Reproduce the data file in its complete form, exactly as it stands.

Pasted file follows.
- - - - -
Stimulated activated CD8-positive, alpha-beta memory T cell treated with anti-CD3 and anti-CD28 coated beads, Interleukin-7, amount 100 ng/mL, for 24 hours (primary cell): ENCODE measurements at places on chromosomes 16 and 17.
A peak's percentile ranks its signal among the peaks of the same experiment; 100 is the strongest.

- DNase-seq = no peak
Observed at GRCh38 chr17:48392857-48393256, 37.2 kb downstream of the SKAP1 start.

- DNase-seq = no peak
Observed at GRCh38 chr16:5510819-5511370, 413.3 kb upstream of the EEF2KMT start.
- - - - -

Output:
Stimulated activated CD8-positive, alpha-beta memory T cell treated with anti-CD3 and anti-CD28 coated beads, Interleukin-7, amount 100 ng/mL, for 24 hours (primary cell): ENCODE measurements at places on chromosomes 16 and 17.
A peak's percentile ranks its signal among the peaks of the same experiment; 100 is the strongest.

- DNase-seq = no peak
Observed at GRCh38 chr17:48392857-48393256, 37.2 kb downstream of the SKAP1 start.

- DNase-seq = no peak
Observed at GRCh38 chr16:5510819-5511370, 413.3 kb upstream of the EEF2KMT start.